Feeling Frustrated

Updated:Feb 5,2018

Excerpted from "Feeling Frustrated," Stroke Connection Magazine September/October 2004 (Science update July 2013)

Fending Off Frustration

When you find yourself frustrated, distinguish between what you can and can’t change. Trying to change an uncontrollable circumstance always produces frustration. And remember, no matter the circumstance, you do control one thing: how you respond.

Taking a Time Out

Before frustration boils over, head it off with an activity to help you calm down. Count to 10 slowly or take a few deep breaths. If possible, take a brief walk or go to another room to collect your thoughts. Try calling a friend, praying, meditating, singing, listening to music or taking a bath.

Cognitive Therapy for Caregivers

An effective way to reduce stress and frustration is to reframe your thoughts. Cognitive therapy helps you identify unhelpful thought patterns and substitute more adaptive thoughts.

Examples of unhelpful thought patterns and adaptive responses:

  1. Over-generalization: You take one negative situation or characteristic and multiply it. For example, you are preparing to go to a doctor's appointment when you discover your car battery is dead. You conclude, "Something always goes wrong."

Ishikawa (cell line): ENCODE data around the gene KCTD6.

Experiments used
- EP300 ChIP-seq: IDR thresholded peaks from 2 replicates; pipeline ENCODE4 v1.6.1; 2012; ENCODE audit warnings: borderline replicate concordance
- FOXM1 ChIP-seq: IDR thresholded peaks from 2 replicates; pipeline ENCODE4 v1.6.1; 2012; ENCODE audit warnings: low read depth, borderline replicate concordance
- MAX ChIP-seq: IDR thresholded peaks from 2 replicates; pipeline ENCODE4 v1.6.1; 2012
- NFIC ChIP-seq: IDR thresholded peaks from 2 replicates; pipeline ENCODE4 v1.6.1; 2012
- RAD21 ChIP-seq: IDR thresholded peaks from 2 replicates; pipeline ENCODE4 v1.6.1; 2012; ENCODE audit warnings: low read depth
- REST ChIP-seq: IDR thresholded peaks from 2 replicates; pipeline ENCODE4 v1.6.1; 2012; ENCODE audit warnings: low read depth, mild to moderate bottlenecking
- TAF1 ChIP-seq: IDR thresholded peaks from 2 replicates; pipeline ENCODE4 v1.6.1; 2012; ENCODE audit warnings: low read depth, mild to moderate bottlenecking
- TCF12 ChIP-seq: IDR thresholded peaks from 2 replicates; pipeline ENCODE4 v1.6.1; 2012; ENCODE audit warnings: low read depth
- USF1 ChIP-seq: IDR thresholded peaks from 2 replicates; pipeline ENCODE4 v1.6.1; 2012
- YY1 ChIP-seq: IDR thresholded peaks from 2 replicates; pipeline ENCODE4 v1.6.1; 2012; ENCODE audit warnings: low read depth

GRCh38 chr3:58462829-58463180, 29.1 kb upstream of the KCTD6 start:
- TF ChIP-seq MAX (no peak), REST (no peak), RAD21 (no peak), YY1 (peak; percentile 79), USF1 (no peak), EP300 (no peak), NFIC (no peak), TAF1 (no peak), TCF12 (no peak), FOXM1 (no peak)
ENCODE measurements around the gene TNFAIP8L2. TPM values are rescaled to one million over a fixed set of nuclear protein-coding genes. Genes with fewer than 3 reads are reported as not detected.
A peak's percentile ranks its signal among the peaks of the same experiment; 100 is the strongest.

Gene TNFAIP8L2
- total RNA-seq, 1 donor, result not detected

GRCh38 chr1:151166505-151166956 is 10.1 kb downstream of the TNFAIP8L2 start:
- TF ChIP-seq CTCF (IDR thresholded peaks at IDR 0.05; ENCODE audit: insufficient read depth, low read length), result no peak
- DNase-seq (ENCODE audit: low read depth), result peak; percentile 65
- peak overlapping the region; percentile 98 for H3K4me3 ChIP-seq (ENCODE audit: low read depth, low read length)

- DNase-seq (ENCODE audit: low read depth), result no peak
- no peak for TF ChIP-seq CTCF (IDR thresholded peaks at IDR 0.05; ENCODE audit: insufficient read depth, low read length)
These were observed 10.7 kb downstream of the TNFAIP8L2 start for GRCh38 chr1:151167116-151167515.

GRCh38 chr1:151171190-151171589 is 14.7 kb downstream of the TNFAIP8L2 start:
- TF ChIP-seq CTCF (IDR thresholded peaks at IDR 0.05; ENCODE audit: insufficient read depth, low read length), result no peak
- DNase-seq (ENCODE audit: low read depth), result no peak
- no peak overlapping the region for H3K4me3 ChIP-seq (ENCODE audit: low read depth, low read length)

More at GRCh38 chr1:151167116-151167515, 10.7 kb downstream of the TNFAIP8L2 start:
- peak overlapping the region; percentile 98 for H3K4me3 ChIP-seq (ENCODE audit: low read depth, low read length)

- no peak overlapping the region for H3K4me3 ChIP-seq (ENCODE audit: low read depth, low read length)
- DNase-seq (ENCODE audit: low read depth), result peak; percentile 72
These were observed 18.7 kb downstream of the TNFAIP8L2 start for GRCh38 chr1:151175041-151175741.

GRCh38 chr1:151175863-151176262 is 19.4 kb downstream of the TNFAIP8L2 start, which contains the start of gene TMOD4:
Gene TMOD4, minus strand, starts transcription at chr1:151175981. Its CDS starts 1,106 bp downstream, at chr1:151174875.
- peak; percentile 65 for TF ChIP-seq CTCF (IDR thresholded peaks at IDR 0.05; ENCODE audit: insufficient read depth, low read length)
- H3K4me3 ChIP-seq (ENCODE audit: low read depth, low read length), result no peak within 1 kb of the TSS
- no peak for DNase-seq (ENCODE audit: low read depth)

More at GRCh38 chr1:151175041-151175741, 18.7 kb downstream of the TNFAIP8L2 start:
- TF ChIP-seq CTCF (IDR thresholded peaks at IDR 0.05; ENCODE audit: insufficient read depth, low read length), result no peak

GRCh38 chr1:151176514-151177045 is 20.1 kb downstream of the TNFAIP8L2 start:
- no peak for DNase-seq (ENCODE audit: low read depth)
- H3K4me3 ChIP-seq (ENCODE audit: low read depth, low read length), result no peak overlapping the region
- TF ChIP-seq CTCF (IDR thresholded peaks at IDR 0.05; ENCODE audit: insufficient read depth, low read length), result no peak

Adaptive response: "This doesn't happen all the time. Usually my car works just fine."

  2. Discounting the positive: You overlook the good things about you and your circumstances. You say, "I could do more" or "Anyone could do what I do."

    Adaptive response: "Caregiving isn't easy. It takes courage, strength and compassion to do what I do. I'm not always perfect, but I do a lot and try to be helpful."

  3. Mindreading: You assume a friend who has not called is angry with you.

    Adaptive response: "I don't know what my friend is thinking. Maybe she did not get the message or is busy. If I want to know what she is thinking, I'll have to ask her."

  4. Fortune-telling: You predict a negative outcome in the future. For example, you won't try adult day care because you assume your survivor won't enjoy it.

    Adaptive response: "I can't predict the future. He may not like it, but we won't know for sure unless we try it."

Source: Adapted from “Family Caregiver Alliance: Dementia, Caregiving and Controlling Frustration.”

This content was last reviewed on 07/31/2013.

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